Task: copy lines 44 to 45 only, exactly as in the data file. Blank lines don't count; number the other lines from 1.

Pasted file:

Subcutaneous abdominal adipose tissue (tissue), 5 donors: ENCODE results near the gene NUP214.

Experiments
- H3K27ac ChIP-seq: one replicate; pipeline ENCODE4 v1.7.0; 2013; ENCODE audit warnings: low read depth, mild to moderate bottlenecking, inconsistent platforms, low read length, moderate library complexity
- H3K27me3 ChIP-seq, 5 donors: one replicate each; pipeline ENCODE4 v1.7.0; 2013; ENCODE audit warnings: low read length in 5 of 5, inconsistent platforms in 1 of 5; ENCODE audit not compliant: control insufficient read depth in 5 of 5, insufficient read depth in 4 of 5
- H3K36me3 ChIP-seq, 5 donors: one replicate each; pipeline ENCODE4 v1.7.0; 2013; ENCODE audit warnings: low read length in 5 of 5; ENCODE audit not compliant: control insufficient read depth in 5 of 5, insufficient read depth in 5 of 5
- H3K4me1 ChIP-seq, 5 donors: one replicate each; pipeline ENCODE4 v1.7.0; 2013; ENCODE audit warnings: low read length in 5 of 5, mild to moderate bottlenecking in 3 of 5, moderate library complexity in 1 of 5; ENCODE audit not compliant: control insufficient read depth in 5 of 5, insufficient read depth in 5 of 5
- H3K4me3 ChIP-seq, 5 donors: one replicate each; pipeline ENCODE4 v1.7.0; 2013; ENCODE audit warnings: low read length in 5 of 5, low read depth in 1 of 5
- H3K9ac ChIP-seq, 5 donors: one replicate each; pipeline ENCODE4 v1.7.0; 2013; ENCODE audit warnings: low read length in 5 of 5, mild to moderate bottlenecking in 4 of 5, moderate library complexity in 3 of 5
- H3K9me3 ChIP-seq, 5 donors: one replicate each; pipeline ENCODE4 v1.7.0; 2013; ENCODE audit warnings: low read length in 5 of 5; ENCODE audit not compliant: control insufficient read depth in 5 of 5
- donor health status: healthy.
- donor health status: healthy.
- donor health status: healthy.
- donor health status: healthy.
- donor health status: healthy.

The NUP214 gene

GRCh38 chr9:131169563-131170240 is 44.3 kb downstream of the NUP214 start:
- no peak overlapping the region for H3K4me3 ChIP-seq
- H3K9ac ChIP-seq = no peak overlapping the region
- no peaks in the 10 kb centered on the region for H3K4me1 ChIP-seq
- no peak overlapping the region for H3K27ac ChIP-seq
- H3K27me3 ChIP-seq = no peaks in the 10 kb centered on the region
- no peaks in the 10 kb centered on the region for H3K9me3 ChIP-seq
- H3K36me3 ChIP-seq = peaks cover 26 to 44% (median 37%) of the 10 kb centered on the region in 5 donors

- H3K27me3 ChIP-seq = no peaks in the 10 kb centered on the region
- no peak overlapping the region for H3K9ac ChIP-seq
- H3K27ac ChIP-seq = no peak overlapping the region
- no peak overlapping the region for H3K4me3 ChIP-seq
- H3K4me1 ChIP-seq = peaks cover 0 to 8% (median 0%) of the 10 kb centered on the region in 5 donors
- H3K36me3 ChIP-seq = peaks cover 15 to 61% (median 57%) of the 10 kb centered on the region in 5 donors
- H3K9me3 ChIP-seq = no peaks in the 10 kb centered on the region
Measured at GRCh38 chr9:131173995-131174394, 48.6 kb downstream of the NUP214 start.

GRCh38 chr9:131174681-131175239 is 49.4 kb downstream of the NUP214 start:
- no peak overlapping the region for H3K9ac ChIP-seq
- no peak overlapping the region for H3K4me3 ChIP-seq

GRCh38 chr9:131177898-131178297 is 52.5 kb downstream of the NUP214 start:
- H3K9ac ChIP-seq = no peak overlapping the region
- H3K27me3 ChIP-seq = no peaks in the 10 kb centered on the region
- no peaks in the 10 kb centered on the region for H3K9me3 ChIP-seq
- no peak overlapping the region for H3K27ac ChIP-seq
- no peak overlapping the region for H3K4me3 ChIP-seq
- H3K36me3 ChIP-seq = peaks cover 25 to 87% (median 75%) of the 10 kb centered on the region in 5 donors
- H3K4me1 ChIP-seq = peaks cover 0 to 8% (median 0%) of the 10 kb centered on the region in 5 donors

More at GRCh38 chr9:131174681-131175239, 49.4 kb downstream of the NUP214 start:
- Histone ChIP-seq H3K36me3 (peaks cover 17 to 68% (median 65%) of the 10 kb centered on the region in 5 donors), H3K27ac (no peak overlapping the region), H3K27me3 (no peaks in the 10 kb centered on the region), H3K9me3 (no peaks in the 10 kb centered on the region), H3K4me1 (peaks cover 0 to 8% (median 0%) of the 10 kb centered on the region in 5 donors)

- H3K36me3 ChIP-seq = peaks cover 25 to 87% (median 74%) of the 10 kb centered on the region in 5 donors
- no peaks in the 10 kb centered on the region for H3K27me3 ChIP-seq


- Histone ChIP-seq H3K36me3 (peaks cover 17 to 68% (median 65%) of the 10 kb centered on the region in 5 donors), H3K27ac (no peak overlapping the region), H3K27me3 (no peaks in the 10 kb centered on the region), H3K9me3 (no peaks in the 10 kb centered on the region), H3K4me1 (peaks cover 0 to 8% (median 0%) of the 10 kb centered on the region in 5 donors)

- H3K36me3 ChIP-seq = peaks cover 25 to 87% (median 74%) of the 10 kb centered on the region in 5 donors